As an Atlanta probate lawyer, I am always representing clients who must administer an estate without a Will.  In Georgia, when a person dies without a Will (i.e., dies intestate), the state legislature has decided how her estate will be divided.  The legislature passed a statute that identifies the heirs-at-law of an intestate decedent and the amount each heir-at-law is entitled to.  The following persons are entitled to a share of the intestate decedent’s estate in the following shares: If the decedent was married without children: entire estate to spouse. If the decedent was married with children: estate divided evenly among spouse and children*, except that spouse receives no less than 1/3.  To illustrate, if the decedent was married and had one child, the spouse and child each would receive 1/2 of the estate, but if the decedent was married and had three children, the spouse would receive 1/3 of the estate, and the three children would split the remaining 2/3 of the estate. If the decedent had children but was not married (was either single, divorced, or widowed): estate divided equally among children. If the decedent was not married and had no children: estate divided among living parents. If… [Read More]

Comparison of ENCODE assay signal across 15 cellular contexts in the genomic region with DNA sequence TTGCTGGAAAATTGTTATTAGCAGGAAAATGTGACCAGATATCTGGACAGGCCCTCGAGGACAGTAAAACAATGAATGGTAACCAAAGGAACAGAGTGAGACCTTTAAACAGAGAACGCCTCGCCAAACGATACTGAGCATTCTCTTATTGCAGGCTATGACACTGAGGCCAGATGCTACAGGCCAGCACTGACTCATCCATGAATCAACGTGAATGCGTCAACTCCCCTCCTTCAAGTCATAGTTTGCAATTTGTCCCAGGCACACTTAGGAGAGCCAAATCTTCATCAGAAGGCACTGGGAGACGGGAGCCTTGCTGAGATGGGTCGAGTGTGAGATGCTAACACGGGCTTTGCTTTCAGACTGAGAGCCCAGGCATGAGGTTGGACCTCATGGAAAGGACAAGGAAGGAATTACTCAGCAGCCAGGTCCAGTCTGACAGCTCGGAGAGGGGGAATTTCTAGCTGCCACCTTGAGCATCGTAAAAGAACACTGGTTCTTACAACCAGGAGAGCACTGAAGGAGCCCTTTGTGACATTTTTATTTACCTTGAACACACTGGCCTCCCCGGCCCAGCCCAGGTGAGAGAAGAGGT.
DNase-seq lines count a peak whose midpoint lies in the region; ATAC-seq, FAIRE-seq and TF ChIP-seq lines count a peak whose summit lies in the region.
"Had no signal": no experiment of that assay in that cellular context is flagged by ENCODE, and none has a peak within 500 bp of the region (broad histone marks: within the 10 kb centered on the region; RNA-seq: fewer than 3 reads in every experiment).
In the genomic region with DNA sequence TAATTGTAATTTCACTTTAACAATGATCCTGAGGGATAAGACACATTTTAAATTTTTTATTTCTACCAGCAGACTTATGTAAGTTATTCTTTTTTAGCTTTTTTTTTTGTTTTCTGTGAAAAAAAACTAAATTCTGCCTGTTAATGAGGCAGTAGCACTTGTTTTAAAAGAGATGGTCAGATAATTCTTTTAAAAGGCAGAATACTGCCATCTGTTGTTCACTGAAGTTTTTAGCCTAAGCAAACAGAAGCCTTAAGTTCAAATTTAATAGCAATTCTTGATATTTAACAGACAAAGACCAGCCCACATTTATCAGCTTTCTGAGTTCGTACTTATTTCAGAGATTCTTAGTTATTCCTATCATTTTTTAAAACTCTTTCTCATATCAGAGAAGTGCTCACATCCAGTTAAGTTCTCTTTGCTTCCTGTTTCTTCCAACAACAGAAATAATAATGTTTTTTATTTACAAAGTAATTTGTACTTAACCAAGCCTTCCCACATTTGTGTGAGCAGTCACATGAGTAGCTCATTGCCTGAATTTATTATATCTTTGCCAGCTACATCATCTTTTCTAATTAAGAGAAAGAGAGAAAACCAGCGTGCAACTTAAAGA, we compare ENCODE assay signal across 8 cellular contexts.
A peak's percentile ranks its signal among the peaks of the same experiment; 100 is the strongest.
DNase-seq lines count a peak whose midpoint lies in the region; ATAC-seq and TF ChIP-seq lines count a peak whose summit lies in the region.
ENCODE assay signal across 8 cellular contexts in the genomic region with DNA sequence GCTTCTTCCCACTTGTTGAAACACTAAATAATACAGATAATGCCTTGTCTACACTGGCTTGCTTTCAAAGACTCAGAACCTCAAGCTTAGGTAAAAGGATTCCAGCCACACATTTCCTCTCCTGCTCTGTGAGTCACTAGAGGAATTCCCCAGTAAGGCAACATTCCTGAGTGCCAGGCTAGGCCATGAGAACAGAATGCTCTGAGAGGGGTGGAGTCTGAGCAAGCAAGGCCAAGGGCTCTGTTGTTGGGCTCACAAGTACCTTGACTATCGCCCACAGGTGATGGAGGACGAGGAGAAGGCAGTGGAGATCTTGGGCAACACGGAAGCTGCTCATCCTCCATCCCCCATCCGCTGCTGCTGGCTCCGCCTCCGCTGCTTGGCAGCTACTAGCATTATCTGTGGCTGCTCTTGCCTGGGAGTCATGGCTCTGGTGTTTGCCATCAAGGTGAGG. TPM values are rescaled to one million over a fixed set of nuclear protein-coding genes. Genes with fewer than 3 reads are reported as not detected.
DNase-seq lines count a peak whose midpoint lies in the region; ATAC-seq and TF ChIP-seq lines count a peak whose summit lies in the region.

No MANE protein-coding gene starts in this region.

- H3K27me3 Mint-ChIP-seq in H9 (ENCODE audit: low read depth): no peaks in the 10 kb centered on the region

Georgia Estate Planning Attorney: Wills on the Cheap Cost More in the End